Nitrogen oxidation and carbon removal from high strength nitrogen habitation wastewater with nitrification in membrane aerated biological reactors

Maryam Salehi Pourbavarsad, Behnaz Jalili Jalalieh, Christian Harkins, Ritesh Sevanthi, W. Andrew Jackson

Research output: Contribution to journalArticlepeer-review

Abstract

Bioreactors for space habitation systems have unique constraints. One type of reactor that could meet these constraints are membrane aerated biological reactors (MABRs). The objective of this work was to establish the performance and optimal loading capacities of multiple MABRs with a variety of habitation waste streams. The MABRs operated over a large range of organic nitrogen (ON) and organic carbon (OC) loading rates (36–220 g/m3-d and 20–200 g/m3-d, respectively) across all wastewaters excluding humidity condensate (HC) where ON and OC loading rates ranged from 1.6 to 11 g/m3-d and 7–55 g/m3-d, respectively. OC and ON transformation rates (29–210 g/m3-d and 23–170 g/m3-d, respectively) were proportional to loading rates and similar to MABRs treating terrestrial high strength wastewaters at similar loadings. MABR maximum loading rates are limited by ON oxidation which controls pH. Above a pH of ~7.8 ON removal is inhibited by free ammonium due to the elevated concentrations of ON in all wastewaters excluding HC. While loading rates are lower than typical terrestrial systems, the MABRs stably operated for up to 5 years with limited maintenance and no solids processing. This work supports the use of MABRs to reliably stabilize habitation wastewaters with minimal consumables. These results also support the use of these MABRs for terrestrial high strength, low volume wastewaters where complex technology may be unsupportable, such as in rural or developing communities with no centralized treatment or for applications where typical two-phase aeration can lead to undesirable off gassing.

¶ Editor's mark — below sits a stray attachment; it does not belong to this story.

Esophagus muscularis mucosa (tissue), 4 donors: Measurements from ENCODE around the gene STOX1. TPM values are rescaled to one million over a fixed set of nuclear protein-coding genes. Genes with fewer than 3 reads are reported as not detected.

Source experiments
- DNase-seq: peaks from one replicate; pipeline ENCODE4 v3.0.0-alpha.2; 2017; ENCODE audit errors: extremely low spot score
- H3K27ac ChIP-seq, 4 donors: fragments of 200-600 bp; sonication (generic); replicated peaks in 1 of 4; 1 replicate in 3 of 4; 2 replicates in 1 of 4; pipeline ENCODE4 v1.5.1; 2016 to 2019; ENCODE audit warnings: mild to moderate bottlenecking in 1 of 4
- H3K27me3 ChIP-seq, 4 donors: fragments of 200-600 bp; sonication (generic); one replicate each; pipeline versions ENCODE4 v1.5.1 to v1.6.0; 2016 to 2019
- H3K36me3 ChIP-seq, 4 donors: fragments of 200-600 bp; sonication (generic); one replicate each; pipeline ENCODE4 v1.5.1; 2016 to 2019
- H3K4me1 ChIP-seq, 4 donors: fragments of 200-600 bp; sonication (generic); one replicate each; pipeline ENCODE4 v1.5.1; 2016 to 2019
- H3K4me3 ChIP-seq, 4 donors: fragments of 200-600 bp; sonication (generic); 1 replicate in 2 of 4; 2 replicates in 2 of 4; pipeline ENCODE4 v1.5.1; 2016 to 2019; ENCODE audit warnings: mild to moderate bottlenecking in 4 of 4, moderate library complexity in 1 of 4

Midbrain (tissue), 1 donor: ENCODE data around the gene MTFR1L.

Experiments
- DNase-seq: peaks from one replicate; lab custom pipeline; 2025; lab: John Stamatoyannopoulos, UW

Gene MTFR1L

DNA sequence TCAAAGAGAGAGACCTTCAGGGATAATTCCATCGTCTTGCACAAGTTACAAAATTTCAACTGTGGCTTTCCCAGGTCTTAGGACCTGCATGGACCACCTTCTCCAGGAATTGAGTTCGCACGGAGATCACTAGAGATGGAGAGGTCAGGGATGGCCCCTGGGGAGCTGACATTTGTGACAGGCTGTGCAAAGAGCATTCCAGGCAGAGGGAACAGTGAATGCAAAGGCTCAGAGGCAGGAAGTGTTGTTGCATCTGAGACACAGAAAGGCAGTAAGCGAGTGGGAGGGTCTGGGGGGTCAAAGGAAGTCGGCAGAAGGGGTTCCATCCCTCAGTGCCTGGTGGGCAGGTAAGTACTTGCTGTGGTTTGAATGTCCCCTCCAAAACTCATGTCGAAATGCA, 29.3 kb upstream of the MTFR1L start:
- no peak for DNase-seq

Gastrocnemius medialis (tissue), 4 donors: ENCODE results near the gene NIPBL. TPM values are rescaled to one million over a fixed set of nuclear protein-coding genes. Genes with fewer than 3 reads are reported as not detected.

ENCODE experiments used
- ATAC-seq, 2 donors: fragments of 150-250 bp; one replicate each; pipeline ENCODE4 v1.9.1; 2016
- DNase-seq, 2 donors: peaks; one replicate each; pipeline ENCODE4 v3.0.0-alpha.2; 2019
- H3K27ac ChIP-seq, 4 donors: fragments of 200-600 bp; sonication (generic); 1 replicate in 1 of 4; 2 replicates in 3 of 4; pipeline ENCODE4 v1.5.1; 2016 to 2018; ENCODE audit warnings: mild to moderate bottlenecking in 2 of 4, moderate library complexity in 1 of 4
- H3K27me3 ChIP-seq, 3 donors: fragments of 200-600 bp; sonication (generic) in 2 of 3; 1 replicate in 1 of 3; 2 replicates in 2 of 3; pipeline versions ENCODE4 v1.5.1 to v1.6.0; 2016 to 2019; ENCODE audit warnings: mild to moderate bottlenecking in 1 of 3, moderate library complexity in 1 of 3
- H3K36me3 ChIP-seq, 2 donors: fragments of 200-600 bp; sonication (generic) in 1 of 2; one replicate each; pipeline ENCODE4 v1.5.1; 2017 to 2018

Original languageEnglish
Article number106271
JournalJournal of Environmental Chemical Engineering
Volume9
Issue number5
DOIs
StatePublished - Oct 2021

Keywords

  • Biological pretreatment
  • Carbon removal
  • Habitation wastewater
  • Membrane aerated bioreactor (MABR)
  • Nitrification
  • Water recovery

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